Gabe Liosis and Corbett Gildersleve reflect on their year as SFSS president

Liosis and Gildersleve have helped establish beneficial change within SFSS moving forward

Photos of Gabe Liosis and Corbett Gildersleve standing outside, smiling directly at the camera.
Liosis stepped down during his term, leaving Gildersleve as acting president. Image courtesy of Gudrun Wai-Gunnarsson / The Peak

By: Nercya Kalino, Staff Writer

The SFSS has elected their new executive board, revealing the new SFSS president, Helen Sofia Pahou. The Peak conducted an interview with former SFSS president Gabe Liosis and former acting president and vice-president internal & organisational development Corbett Gildersleve to discuss the end of their terms.

Liosis resigned during his presidency due to mental health challenges. “I don’t regret for one second stepping down,” he explained. “After I stepped down I had an opportunity to rest and to engage in self care, and put up personal boundaries,” said Liosis. Gildersleve fulfilled the role of acting president until the end of the term.

During their time on the SFSS executive team, they took action to change the form of advocacy and decision making on behalf of the student body. Before the change made in May 2021, the primary governing body was the Board of Directors consisting of 16 people and Council operated separately from the Board. 

Liosis shared with The Peak it was important to shift the dynamic of decision-making between Council and the executive board members. He noted this was done in order to create more participation in the SFSS’s decision-making.

He explained that by changing the systems of governance, power shifted from 16 people in the Board of Directors to the Council consisting of 60 people representing all programs at SFU. 

The by-law changes were made so “Council, in a legal sense, was our Board of Directors and is now responsible for making decisions on behalf of the SFSS’s 26,000 members,” said Liosis.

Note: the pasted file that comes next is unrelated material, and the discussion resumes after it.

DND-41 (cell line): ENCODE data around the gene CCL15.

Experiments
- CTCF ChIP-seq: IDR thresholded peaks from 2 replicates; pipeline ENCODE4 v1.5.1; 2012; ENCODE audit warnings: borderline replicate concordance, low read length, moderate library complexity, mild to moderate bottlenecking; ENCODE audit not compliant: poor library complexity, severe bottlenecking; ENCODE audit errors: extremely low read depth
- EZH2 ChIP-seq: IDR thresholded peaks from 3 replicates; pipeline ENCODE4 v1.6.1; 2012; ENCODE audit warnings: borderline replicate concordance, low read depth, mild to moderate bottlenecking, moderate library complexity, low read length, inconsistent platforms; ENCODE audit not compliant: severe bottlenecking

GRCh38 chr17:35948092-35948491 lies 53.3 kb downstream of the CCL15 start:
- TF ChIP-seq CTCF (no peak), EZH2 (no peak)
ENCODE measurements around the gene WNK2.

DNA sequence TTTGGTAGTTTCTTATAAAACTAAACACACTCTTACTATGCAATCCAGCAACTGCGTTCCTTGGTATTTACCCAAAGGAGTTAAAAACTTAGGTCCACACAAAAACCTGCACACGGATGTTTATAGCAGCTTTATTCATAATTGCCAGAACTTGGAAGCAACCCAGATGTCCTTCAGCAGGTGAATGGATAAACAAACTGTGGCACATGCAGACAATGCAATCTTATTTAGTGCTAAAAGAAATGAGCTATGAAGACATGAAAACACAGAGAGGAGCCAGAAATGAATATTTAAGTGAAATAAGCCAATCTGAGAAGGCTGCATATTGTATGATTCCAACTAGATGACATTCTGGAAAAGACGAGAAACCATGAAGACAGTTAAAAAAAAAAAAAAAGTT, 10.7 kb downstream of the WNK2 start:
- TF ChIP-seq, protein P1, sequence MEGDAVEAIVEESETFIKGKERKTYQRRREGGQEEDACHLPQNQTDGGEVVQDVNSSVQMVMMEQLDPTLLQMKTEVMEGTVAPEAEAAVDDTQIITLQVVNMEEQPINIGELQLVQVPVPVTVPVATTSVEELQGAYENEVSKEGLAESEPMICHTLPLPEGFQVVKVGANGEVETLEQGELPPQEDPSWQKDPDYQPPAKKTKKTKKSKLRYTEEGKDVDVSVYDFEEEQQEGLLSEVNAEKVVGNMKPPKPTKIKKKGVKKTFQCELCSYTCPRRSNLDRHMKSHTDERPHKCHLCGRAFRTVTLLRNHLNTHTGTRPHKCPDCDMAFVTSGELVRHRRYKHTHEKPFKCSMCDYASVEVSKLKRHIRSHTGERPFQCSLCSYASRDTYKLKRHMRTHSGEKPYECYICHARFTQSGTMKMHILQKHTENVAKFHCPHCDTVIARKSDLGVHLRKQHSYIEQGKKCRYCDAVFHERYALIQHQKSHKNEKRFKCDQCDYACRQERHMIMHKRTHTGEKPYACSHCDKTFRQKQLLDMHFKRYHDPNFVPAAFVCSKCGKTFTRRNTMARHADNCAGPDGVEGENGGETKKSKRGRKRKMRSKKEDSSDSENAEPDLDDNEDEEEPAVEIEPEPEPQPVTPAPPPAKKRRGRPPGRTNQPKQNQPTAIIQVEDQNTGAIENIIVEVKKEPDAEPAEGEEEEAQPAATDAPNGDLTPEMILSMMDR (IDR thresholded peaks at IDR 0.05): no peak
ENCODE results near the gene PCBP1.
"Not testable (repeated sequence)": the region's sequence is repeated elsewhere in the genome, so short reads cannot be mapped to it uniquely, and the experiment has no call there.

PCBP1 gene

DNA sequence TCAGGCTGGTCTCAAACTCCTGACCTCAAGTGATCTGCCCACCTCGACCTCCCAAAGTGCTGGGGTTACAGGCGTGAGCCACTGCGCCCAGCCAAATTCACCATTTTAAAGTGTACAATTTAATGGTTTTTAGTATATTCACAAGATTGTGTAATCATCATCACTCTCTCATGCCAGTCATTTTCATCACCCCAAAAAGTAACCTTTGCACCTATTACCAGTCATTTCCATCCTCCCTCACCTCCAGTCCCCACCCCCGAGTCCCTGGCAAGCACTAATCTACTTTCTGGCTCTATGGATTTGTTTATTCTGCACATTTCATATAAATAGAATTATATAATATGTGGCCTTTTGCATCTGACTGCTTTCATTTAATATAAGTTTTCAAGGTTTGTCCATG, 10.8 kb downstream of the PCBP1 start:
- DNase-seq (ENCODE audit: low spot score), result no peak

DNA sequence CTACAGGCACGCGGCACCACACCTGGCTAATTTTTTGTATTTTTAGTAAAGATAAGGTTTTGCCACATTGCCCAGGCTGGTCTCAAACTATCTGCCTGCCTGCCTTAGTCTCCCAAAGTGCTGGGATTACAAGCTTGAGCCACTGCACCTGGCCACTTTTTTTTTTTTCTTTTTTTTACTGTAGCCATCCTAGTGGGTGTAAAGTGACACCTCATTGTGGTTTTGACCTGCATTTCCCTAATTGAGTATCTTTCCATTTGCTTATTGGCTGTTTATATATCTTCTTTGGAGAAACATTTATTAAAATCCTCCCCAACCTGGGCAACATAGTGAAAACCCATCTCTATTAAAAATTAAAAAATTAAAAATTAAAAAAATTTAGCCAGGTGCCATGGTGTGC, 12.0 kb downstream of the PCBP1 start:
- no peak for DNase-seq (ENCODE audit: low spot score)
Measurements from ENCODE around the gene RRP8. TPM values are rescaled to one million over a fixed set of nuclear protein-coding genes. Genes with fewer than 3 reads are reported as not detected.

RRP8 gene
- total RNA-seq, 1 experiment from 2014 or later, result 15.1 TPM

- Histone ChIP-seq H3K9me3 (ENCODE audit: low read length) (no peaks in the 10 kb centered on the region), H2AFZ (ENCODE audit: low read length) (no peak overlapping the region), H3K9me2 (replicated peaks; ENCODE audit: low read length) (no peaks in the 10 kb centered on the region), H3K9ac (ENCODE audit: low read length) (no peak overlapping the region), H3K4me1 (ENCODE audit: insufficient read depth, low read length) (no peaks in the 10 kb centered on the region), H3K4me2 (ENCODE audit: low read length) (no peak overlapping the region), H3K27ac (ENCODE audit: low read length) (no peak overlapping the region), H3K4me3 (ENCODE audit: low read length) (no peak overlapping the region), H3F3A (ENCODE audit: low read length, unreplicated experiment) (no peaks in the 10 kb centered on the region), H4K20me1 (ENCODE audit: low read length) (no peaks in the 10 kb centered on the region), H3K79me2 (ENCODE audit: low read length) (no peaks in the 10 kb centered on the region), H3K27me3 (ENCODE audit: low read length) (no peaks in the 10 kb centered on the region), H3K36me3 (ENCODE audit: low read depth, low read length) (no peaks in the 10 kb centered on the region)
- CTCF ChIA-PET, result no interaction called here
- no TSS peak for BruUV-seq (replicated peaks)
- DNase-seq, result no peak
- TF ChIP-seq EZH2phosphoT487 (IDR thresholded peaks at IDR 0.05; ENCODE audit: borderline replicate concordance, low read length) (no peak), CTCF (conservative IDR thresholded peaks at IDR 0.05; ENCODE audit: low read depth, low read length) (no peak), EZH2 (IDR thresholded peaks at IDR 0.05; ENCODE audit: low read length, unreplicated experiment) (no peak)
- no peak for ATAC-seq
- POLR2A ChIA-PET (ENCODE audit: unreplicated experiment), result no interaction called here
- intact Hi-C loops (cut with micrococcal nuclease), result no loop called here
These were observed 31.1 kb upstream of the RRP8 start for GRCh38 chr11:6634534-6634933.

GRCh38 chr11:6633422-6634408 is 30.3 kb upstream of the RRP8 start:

“When it came to the governance changes over the year I was president, it gave people the opportunity to be involved with their student society,” Liosis explained. “Because not only was there increased representation on the Board of Directors — which is now Council — but each of those Councils represents a student union.”

When asked about the important initiatives that inspired Liosis to run for presidency, he elaborated on the task of officially opening the Student Union Building (SUB). Liosis explained the logistics of providing access to the Student Union Building for the student body was challenging due to new COVID-19 variants delta and omicron. 

“It completely shifted our advocacy capacity because once again we were trying to call on SFU to implement a bunch of safety measures that were not coming from the province, such as vaccine mandates for all community members, students, faculty, and staff. We were calling for access to high quality masks, social distancing in lecture halls, hybrid learning,” Liosis explained the executives had to change their plans in order to maintain safety of the working members in the SUB. 

Photos of Gabe Liosis and Corbett Gildersleve standing outside, smiling directly at the camera.
Image courtesy of Jade Andersen

Gildersleve’s first experience with the SFSS was as vice-president of finance. His initial drive to participate in the SFSS came from believing the members of the SFSS could benefit from increased administration and financial training to better apply themselves to the SFSS. 

Gildersleve worked “with SFU to finally get a system in place for SFSS executives to have the option of declaring their time as a co-op for up to three terms.” He explained this meant “they would no longer have to take full-time classes [which] would definitely help international students.

“It would help students that were in honours programs or special scenarios like scholarships. They would go on co-op and not have to try to be a full time executive and full-time student,” said Gildersleve. 

Similarly, Gildersleve said he realized whilst serving as vice-president of finance that the pay for these members was under the minimum wage — the amount of compensation had not increased for 13 years. He knew changing the stipend would likely motivate students to take the chance of becoming a member of SFSS Board and inspired them to be responsible in how they tackled issues pertaining to the student body in SFU. 

Gildersleve felt there is still much more work ahead, especially now that the system within SFSS has shifted. He noted he would be returning after his break to continue mentoring members of the SFSS in order to progress the foundational work of the restructured by-laws.

He mentioned one of the achievements was the new collective agreement with the CUPE union which increased student employees’ wage to a living wage. However, it is still important for these new policies to be set for the future members. “There are still a lot of little things that I think need fundamental improvement,” Gildersleve said.